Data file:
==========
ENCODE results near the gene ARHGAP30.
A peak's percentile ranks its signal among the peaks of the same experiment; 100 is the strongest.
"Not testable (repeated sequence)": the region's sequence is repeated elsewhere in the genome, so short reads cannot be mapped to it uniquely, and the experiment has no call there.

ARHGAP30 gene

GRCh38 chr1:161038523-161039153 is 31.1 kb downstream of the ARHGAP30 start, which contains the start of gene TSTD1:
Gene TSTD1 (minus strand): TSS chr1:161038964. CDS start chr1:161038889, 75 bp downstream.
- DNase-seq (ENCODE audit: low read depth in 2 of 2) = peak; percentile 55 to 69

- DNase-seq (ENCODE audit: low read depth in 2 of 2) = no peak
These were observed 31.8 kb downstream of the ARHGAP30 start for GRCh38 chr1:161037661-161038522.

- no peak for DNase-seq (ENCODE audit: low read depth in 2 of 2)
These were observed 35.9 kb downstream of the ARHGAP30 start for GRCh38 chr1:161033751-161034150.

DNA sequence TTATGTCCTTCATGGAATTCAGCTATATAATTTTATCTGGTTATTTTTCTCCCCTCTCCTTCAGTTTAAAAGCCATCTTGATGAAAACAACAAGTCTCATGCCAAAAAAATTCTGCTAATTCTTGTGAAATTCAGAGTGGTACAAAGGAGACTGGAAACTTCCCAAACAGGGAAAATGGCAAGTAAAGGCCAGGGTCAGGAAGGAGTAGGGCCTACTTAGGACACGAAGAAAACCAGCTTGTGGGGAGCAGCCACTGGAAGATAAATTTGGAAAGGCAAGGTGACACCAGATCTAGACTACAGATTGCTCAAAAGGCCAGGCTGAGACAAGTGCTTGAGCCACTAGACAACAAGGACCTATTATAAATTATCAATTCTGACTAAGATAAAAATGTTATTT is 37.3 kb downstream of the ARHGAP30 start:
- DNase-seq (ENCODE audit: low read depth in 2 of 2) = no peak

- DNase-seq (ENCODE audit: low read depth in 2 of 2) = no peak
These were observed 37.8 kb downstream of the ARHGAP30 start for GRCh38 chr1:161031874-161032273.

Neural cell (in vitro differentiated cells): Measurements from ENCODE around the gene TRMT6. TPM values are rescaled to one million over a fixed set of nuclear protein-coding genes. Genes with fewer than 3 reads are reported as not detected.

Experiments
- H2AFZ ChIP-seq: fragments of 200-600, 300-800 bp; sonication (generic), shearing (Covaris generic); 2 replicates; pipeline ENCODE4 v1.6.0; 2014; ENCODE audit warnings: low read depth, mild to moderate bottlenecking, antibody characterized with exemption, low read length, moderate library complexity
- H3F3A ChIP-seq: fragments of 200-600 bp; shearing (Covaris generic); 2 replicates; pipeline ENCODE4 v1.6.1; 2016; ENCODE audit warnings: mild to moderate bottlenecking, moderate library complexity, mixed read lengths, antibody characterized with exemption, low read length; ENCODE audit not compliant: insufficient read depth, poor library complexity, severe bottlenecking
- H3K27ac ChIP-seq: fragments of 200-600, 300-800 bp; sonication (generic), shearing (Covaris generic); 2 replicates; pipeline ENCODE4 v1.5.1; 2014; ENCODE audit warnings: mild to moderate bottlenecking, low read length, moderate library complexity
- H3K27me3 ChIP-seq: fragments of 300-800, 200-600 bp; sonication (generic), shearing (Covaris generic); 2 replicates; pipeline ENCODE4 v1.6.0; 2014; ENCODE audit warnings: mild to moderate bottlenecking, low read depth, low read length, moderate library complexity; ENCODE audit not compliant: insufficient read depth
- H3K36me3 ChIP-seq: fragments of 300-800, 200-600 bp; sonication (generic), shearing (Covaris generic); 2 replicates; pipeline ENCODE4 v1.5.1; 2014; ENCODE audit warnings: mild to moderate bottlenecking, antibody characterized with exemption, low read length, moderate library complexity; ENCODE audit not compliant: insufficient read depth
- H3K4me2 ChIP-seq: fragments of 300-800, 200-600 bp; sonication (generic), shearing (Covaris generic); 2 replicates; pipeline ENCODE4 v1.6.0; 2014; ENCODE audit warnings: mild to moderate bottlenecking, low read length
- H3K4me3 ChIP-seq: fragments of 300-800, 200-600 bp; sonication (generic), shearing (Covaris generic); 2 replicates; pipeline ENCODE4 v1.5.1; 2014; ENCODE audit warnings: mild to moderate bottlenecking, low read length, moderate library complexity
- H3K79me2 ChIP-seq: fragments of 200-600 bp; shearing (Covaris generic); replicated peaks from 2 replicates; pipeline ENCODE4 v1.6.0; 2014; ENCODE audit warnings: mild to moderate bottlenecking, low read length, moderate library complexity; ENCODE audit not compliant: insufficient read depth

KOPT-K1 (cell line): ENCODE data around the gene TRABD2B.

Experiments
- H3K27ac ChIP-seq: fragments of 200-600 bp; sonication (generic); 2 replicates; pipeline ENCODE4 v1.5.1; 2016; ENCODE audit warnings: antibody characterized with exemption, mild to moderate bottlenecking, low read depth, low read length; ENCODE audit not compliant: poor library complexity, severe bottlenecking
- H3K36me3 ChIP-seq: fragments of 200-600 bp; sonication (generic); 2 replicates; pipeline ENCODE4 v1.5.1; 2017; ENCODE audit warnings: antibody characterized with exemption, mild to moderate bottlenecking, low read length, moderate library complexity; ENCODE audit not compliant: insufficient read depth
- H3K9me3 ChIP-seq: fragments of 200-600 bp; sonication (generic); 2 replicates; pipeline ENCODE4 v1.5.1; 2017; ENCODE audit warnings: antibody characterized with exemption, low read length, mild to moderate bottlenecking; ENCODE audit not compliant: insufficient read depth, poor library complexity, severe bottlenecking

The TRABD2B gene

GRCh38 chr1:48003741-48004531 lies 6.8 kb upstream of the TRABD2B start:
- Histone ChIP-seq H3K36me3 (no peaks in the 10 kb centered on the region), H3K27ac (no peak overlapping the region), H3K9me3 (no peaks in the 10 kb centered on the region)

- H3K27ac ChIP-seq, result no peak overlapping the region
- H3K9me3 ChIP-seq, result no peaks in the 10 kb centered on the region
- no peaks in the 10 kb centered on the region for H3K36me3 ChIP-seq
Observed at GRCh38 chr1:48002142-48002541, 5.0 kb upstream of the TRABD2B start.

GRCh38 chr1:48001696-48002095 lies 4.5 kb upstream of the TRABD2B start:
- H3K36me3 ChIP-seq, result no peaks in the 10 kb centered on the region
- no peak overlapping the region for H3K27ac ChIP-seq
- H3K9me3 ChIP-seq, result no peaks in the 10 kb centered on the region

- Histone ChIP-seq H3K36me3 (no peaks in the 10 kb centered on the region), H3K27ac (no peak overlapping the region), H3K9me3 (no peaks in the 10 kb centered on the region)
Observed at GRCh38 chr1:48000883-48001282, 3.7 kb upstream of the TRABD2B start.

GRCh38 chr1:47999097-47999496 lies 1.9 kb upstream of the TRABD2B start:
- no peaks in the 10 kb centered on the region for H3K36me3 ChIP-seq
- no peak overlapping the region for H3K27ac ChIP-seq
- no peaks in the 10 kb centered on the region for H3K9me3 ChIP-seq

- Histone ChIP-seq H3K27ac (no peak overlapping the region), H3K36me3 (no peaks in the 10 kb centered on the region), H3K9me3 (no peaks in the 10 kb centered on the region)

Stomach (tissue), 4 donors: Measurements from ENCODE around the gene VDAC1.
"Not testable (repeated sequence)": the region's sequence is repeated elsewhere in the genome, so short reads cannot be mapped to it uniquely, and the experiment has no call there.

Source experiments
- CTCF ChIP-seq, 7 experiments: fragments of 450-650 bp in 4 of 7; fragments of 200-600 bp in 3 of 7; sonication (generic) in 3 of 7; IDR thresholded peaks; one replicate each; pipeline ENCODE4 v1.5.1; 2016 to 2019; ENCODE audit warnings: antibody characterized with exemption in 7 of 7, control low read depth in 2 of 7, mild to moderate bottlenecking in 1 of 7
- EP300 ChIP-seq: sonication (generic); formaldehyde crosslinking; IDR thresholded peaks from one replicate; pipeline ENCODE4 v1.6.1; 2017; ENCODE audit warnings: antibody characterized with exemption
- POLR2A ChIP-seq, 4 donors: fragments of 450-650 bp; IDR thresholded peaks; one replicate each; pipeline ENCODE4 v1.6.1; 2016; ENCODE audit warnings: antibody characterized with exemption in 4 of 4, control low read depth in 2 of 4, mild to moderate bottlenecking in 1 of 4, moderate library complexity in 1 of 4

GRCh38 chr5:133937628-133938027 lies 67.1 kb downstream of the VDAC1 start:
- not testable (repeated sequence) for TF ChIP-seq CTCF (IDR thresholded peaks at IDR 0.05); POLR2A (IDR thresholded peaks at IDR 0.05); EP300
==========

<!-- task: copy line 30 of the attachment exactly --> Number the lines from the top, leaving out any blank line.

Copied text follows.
- H3K9me3 ChIP-seq: fragments of 200-600 bp; sonication (generic); 2 replicates; pipeline ENCODE4 v1.5.1; 2017; ENCODE audit warnings: antibody characterized with exemption, low read length, mild to moderate bottlenecking; ENCODE audit not compliant: insufficient read depth, poor library complexity, severe bottlenecking